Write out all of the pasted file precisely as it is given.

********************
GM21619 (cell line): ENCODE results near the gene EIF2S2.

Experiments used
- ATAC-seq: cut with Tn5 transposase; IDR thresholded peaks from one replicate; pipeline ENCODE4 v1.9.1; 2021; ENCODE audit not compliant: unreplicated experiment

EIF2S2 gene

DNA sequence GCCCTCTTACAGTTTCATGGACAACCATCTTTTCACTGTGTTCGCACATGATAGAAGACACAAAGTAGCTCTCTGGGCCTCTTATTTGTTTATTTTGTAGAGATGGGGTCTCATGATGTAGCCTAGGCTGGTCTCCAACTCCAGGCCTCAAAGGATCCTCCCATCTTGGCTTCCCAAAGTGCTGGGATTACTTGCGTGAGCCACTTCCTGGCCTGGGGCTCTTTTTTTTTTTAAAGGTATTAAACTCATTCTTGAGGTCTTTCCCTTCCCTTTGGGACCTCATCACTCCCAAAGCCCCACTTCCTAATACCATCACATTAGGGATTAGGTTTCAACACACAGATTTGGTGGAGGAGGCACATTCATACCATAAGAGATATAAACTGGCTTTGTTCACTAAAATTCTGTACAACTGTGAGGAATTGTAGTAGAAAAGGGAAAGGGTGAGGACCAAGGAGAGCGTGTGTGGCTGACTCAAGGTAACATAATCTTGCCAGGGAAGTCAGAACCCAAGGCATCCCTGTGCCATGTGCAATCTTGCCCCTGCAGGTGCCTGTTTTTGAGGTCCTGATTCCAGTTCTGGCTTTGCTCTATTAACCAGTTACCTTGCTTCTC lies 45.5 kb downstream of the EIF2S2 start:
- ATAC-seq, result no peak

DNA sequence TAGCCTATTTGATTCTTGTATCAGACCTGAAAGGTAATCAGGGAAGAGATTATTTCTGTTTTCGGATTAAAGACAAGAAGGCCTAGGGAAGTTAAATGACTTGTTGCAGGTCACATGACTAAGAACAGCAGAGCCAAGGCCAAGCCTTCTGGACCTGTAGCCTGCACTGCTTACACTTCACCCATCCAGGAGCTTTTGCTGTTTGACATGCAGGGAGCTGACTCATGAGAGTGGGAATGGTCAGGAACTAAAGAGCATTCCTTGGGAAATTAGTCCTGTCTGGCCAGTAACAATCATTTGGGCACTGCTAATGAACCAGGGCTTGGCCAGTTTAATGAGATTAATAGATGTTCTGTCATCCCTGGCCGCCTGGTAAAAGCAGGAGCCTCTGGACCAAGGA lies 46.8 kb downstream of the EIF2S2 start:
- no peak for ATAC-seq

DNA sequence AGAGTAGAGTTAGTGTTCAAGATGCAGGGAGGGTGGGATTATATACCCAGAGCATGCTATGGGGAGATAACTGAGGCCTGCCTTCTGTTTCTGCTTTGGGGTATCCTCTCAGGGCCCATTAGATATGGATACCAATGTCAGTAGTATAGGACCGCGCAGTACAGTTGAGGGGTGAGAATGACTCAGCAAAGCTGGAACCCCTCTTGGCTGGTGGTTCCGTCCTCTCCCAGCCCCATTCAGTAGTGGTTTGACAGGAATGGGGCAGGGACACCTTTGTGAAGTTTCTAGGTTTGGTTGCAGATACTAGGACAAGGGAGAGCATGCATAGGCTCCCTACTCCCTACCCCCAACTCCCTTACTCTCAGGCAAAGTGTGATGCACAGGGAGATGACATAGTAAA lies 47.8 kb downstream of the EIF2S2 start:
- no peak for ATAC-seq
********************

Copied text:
GM21619 (cell line): ENCODE results near the gene EIF2S2.

Experiments used
- ATAC-seq: cut with Tn5 transposase; IDR thresholded peaks from one replicate; pipeline ENCODE4 v1.9.1; 2021; ENCODE audit not compliant: unreplicated experiment

EIF2S2 gene

DNA sequence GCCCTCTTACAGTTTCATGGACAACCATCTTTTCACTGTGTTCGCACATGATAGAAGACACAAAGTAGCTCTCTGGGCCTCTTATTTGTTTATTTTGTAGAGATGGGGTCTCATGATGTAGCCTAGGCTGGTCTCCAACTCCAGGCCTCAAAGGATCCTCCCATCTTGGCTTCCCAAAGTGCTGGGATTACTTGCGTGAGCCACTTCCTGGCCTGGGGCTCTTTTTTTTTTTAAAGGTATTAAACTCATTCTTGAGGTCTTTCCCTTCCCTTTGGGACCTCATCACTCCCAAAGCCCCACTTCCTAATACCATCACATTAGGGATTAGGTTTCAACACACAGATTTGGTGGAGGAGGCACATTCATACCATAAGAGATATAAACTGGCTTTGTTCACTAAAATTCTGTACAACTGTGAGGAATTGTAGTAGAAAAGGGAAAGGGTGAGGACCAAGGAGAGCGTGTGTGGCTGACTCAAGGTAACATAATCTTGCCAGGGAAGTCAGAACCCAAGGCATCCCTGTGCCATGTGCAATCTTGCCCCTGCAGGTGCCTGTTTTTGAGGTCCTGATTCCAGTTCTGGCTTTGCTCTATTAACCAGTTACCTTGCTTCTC lies 45.5 kb downstream of the EIF2S2 start:
- ATAC-seq, result no peak

DNA sequence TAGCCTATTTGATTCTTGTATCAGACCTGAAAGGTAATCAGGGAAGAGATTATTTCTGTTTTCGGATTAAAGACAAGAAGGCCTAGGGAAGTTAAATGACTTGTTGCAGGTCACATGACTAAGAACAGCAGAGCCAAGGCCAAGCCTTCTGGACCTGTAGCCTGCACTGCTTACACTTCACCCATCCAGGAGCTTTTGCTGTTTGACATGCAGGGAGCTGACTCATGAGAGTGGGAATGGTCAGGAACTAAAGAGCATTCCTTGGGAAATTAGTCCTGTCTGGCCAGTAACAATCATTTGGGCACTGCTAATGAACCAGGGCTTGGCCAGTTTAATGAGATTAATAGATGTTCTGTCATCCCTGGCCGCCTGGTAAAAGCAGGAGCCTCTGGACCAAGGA lies 46.8 kb downstream of the EIF2S2 start:
- no peak for ATAC-seq

DNA sequence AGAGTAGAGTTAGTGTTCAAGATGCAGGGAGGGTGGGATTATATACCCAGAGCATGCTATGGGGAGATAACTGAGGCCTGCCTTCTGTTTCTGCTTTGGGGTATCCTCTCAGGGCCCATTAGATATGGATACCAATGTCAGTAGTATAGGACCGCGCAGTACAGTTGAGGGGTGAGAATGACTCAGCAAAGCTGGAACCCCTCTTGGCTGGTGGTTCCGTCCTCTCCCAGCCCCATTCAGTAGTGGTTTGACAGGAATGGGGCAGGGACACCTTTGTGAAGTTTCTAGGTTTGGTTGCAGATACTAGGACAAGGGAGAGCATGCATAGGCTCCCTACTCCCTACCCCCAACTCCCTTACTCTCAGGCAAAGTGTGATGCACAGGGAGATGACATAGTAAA lies 47.8 kb downstream of the EIF2S2 start:
- no peak for ATAC-seq